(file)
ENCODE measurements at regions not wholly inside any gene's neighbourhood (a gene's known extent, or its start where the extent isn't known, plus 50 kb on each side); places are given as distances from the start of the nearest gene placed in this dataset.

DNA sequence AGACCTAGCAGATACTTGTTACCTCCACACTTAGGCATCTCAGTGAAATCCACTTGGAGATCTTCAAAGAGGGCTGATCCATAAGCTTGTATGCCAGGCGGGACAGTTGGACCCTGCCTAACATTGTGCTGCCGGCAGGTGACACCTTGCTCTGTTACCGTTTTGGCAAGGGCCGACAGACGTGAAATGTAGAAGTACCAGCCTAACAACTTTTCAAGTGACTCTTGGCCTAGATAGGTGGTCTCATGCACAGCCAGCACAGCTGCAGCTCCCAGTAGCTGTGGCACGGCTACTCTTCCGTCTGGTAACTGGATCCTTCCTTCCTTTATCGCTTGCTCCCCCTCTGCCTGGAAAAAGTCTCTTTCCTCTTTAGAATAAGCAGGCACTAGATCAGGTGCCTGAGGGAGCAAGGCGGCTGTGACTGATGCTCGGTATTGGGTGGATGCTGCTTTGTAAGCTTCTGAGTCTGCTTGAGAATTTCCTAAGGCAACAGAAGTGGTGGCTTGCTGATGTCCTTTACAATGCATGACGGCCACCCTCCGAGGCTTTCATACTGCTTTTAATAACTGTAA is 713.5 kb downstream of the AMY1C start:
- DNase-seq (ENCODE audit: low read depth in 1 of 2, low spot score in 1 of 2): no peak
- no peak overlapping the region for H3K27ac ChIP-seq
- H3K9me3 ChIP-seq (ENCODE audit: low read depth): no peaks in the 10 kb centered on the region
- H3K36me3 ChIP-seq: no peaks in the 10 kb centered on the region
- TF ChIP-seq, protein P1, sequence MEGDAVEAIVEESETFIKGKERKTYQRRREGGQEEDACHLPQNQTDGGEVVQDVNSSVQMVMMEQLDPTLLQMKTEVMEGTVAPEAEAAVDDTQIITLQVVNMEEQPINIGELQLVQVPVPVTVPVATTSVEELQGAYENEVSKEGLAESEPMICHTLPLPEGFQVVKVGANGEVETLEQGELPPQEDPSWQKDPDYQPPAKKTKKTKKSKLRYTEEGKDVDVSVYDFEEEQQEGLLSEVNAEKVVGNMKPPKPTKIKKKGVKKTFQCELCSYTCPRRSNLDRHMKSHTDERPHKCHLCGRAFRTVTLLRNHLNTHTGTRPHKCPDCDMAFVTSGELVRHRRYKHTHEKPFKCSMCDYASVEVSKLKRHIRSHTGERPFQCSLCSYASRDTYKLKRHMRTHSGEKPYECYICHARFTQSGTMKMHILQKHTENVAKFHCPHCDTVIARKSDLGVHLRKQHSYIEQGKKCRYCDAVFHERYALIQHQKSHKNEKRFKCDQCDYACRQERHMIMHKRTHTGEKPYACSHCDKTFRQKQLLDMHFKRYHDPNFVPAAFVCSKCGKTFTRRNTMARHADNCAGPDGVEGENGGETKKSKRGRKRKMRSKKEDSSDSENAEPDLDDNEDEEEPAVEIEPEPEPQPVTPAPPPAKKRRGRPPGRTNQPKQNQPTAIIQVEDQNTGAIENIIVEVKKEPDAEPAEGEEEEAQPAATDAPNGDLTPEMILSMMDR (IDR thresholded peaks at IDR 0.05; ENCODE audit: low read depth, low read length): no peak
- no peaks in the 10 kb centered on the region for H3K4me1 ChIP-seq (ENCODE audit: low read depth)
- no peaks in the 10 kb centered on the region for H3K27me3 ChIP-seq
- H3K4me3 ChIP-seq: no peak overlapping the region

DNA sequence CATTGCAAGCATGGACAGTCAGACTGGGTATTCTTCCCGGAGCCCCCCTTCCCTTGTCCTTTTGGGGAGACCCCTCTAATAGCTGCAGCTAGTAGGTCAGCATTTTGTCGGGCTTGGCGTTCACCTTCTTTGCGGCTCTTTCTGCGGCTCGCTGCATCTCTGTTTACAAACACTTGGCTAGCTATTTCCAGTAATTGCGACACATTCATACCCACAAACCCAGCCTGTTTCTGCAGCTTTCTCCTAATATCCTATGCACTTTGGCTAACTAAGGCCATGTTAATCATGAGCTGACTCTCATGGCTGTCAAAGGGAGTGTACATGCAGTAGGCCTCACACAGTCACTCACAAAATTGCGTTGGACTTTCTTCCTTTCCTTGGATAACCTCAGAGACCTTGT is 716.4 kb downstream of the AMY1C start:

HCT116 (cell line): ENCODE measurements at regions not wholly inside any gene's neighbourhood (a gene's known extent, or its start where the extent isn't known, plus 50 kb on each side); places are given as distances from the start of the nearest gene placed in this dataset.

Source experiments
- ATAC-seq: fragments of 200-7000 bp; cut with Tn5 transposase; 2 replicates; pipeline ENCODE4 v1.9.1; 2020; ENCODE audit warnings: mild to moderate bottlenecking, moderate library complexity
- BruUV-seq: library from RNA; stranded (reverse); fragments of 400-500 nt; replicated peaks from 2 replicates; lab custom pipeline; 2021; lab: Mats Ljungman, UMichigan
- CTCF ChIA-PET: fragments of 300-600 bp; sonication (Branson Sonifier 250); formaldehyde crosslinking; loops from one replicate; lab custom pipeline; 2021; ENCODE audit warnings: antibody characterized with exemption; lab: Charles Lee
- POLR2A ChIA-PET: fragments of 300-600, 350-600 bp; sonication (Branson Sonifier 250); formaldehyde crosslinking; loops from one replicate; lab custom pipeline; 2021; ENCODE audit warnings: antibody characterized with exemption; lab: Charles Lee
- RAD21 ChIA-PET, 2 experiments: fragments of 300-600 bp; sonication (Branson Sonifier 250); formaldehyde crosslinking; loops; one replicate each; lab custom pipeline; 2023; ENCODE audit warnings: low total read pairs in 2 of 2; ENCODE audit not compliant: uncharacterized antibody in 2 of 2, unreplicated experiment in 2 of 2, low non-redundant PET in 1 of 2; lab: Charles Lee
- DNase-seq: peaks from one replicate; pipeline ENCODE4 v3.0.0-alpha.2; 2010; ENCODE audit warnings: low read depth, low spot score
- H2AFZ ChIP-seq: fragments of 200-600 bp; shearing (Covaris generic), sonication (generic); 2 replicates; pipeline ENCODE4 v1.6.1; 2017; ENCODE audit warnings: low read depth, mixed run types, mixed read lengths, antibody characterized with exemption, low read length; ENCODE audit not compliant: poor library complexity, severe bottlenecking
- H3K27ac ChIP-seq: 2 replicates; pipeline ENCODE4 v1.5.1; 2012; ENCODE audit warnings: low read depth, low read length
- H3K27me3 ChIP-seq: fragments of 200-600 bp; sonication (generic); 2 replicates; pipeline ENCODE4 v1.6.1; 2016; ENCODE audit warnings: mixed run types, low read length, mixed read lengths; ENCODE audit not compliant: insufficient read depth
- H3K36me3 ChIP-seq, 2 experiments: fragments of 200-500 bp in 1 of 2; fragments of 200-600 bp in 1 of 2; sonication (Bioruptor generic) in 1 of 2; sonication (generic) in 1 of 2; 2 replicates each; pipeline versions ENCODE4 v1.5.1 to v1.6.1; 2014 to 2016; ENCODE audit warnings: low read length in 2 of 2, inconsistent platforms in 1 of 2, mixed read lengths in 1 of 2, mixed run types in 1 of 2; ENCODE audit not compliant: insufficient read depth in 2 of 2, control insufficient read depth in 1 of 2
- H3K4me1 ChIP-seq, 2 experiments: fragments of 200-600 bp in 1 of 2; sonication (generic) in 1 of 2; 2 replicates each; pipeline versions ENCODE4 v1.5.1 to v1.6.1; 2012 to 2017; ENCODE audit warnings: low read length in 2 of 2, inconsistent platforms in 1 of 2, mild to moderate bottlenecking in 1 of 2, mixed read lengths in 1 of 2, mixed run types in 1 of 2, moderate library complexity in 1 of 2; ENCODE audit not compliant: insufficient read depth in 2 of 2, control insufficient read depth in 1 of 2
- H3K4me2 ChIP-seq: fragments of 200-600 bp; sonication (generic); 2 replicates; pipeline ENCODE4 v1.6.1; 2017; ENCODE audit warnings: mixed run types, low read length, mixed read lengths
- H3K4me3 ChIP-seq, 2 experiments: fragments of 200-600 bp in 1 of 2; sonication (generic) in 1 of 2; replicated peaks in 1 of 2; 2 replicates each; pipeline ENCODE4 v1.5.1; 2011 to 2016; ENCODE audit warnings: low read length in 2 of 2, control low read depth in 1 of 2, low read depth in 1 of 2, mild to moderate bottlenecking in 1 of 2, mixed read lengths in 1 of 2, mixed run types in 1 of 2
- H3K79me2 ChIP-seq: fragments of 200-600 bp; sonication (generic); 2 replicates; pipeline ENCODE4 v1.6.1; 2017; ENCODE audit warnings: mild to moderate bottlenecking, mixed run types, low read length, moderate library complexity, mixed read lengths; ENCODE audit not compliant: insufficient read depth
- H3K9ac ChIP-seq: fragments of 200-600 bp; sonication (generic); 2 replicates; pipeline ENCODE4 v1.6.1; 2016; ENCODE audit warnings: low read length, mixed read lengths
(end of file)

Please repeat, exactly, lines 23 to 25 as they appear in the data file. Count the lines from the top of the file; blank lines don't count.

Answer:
- H3K36me3 ChIP-seq, 2 experiments: fragments of 200-500 bp in 1 of 2; fragments of 200-600 bp in 1 of 2; sonication (Bioruptor generic) in 1 of 2; sonication (generic) in 1 of 2; 2 replicates each; pipeline versions ENCODE4 v1.5.1 to v1.6.1; 2014 to 2016; ENCODE audit warnings: low read length in 2 of 2, inconsistent platforms in 1 of 2, mixed read lengths in 1 of 2, mixed run types in 1 of 2; ENCODE audit not compliant: insufficient read depth in 2 of 2, control insufficient read depth in 1 of 2
- H3K4me1 ChIP-seq, 2 experiments: fragments of 200-600 bp in 1 of 2; sonication (generic) in 1 of 2; 2 replicates each; pipeline versions ENCODE4 v1.5.1 to v1.6.1; 2012 to 2017; ENCODE audit warnings: low read length in 2 of 2, inconsistent platforms in 1 of 2, mild to moderate bottlenecking in 1 of 2, mixed read lengths in 1 of 2, mixed run types in 1 of 2, moderate library complexity in 1 of 2; ENCODE audit not compliant: insufficient read depth in 2 of 2, control insufficient read depth in 1 of 2
- H3K4me2 ChIP-seq: fragments of 200-600 bp; sonication (generic); 2 replicates; pipeline ENCODE4 v1.6.1; 2017; ENCODE audit warnings: mixed run types, low read length, mixed read lengths